It is important to look at various aspects of delivery when evaluating a speaker: Gestures and movement, vocal variety, eye contact, and use of visual aids.

Gestures and movement. Speakers should be encouraged to move about the room as they speak, rather than standing behind a podium or lectern for the entire presentation. This movement makes the presentation more interesting to listen to, creates a more immediate environment in which the physical and psychological distance between the speaker and the audience is lessened, and also helps a speaker channel their nervous energy. A moderate amount of movement is best; more movement than simply standing in one place but not so much movement that it seems the speaker is pacing during the entire presentation. Gestures should not be planned but rather should occur naturally as a speaker delivers her/his presentation.

Vocal variety: Vocal variety includes tone of voice, the rate at which we speak, pitch, volume, proper pronunciation, articulation, and the use of pauses. Effective vocal variety is crucial to effective delivery. We are all familiar with speakers who talk so fast that their words become jumbled, or those who talk so slow and monotone that they put us to sleep.

Speakers should avoid using filled pauses such as "um," "uh," "like," and "you know." Speakers often vocalize pauses because they are uncomfortable with even a second of silence while standing before an audience. Emphasize to students that unfilled pauses are perfectly acceptable and can be used to emphasize important points in a presentation (e.g. the dramatic pause).

Eye contact and facial expression. Eye contact with an audience makes a speaker seem more believable and trustworthy and it also helps speakers gauge audience feedback. Speakers can use facial expressions to convey their feelings, attitudes and emotions. Appropriate facial expressions make a speaker more interesting to listen to and enhance a speakerís credibility.

Step 9. Self assess the presentation

In our public speaking courses, student presentations are videotaped and the students watch the tape and write a self-evaluation of their performance. Even if videotaping is not possible, it is useful to have students reflect in some way on their presentation - the strengths of the presentation as well as things to work on for the next presentation.

Sample: Self Evaluation Form for Students

Fear of public spekaing

Many students suffer communication apprehension (CA) -- "a fear or anxiety associated with communicating" (Richmond & McCroskey, 1998). CA is quite common, especially when it comes to public speaking. Highly apprehensive students are hesitant to take courses where oral communication is a component, and do so only if they need to fulfill certain requirements for their major and/or graduation.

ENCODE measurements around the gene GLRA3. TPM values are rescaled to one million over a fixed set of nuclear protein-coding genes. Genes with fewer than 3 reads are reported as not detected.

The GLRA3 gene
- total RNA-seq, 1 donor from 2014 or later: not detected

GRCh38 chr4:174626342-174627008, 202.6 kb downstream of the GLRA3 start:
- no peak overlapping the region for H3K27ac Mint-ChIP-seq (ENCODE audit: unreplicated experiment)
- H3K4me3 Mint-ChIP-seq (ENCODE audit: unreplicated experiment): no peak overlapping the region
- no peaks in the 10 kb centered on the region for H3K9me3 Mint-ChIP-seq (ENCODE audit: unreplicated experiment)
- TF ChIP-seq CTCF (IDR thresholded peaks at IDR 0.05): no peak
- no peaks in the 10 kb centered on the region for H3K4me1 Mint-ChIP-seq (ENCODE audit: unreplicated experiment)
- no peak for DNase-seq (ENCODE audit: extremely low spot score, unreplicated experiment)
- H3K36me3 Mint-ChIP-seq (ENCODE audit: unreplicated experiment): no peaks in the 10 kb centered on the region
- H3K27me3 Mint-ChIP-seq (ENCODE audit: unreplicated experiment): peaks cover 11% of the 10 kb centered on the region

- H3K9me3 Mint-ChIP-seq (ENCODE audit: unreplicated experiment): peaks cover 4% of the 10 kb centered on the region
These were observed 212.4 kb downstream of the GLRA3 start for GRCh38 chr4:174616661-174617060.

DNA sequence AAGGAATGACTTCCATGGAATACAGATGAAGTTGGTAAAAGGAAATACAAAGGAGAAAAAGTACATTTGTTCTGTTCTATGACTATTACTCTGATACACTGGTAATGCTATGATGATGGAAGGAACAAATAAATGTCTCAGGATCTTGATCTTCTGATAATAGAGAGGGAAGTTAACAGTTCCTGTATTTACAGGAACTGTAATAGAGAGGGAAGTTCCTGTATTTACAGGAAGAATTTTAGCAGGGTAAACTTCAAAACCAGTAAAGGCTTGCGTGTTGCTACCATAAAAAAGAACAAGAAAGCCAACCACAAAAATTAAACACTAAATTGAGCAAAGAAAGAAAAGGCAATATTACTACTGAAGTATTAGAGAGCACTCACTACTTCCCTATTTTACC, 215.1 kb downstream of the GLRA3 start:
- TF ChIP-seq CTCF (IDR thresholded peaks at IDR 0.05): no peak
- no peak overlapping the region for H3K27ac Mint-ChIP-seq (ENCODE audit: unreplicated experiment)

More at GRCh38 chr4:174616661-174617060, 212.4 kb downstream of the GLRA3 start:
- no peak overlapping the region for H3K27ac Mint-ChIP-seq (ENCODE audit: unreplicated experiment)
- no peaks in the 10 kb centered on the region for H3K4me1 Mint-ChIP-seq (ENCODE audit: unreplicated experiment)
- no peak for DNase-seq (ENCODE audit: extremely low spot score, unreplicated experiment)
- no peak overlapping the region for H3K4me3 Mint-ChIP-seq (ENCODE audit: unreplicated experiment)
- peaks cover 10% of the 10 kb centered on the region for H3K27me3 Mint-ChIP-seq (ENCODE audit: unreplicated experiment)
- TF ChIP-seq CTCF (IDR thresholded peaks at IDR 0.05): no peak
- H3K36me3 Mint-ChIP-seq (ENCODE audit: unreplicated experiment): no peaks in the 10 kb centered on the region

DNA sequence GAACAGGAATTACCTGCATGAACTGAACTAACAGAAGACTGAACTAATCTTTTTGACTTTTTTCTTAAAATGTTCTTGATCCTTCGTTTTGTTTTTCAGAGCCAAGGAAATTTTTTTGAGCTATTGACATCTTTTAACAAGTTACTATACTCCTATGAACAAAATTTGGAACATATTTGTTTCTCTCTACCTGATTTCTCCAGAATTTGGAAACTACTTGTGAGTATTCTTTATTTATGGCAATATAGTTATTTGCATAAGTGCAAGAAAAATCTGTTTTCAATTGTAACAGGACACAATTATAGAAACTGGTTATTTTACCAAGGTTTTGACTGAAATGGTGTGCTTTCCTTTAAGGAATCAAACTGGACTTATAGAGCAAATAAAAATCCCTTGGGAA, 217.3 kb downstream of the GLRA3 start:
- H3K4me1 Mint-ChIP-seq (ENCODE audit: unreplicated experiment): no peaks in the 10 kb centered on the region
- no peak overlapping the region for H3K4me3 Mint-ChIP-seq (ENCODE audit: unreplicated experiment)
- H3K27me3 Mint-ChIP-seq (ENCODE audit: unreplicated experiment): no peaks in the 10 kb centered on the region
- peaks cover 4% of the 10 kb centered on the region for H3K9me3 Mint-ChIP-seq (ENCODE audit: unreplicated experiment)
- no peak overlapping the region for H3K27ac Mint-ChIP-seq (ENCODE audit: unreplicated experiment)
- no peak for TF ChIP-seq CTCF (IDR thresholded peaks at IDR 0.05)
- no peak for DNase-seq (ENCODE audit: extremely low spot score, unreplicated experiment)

CA is experienced not only in public speaking, but in any oral communication situation such as interpersonal communication, meetings, small group communication, talking on the phone, employment interviews, and so on. CA is experienced differently by everyone. Some people are not apprehensive about communicating regardless of the situation.

Students can assess their level of apprehension in different settings by completing the Personal Report of Communication Apprehension (PRCA-24) (McCroskey, 1982).

Personal Report of Communication Apprehension - web format

Personal Report of Communication Apprehension - Acrobat (PDF) format for easy printing

Here are a few tips for highly apprehensive students to help them deal with their fear of oral communication:

  • Prepare thoroughly. Outline the presentation and practice it several times before delivering the presentation to an audience.

  • Speak about a familiar topic. It is much easier to speak on topics that we already know about, rather than trying to tackle unfamiliar territory. Students sometimes choose topics because they know they can find a great deal of information on that topic. However, it is best to stick with topics that interest you and that are familiar.

  • Realize that you are not alone. Most people are apprehensive about speaking in public and just as nervous as everyone else about giving a class presentation.

  • Focus on getting the message across to the audience rather than on what the audience is thinking of you as a speaker. Realize that you feel more nervous than you actually look. The audience is focused on listening to your message, not on how nervous you look.

  • Use positive visualization. It is helpful to imagine yourself giving a successful presentation to an appreciative audience. Negative thoughts and doubts increase anxiety, whereas positive visualization makes you feel more comfortable and confident.

  • Practice relaxation techniques. It is helpful to manage speaking anxiety by using techniques such as deep-breathing, exercise, meditation, or yoga. Students may want to take a walk across campus before a presentation, for example.

  • Use visual aids in your presentation. Students report that using visual aids is helpful in managing anxiety. This is because the attention is diverted from the speaker to the visual aids and also because visual aids give the speaker something to work with while they speak. This gives the speaker something to do with their hands and helps to channel nervous energy.

  • Practice. The more a speaker practices, the more familiar he/she is with the information and the more comfortable he/she will be during the actual presentation. The value of practice cannot be emphasized enough when it comes to giving class presentations.